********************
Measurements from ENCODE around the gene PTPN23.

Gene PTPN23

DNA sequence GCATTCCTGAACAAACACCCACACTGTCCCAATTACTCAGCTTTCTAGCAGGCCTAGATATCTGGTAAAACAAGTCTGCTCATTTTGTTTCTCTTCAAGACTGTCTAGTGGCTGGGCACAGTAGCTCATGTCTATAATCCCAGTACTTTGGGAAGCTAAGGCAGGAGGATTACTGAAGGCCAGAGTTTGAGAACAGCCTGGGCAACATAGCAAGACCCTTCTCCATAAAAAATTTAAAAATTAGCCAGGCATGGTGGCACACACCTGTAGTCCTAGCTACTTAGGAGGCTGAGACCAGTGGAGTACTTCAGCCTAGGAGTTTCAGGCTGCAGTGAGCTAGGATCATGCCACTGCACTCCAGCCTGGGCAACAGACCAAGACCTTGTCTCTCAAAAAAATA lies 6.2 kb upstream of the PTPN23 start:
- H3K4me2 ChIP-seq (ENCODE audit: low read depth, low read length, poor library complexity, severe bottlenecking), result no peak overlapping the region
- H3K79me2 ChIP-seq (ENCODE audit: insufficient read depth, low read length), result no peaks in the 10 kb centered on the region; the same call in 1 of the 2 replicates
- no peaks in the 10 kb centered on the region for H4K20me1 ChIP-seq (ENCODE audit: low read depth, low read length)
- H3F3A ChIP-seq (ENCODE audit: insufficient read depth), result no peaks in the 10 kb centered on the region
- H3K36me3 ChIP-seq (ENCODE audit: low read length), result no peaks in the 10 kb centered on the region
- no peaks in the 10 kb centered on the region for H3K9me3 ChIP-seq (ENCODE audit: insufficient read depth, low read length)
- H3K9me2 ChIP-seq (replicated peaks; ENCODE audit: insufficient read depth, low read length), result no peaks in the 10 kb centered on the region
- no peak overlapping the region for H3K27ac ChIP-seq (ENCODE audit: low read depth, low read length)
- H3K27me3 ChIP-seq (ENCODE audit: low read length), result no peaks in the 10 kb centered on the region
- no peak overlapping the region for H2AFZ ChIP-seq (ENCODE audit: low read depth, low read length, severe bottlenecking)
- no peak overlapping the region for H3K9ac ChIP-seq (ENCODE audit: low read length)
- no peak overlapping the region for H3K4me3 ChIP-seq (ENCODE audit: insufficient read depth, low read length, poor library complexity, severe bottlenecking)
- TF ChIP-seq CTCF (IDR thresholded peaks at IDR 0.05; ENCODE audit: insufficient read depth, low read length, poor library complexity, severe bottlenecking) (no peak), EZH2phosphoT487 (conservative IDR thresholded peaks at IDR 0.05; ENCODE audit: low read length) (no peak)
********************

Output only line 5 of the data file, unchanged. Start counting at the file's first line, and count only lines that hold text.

- H3K79me2 ChIP-seq (ENCODE audit: insufficient read depth, low read length), result no peaks in the 10 kb centered on the region; the same call in 1 of the 2 replicates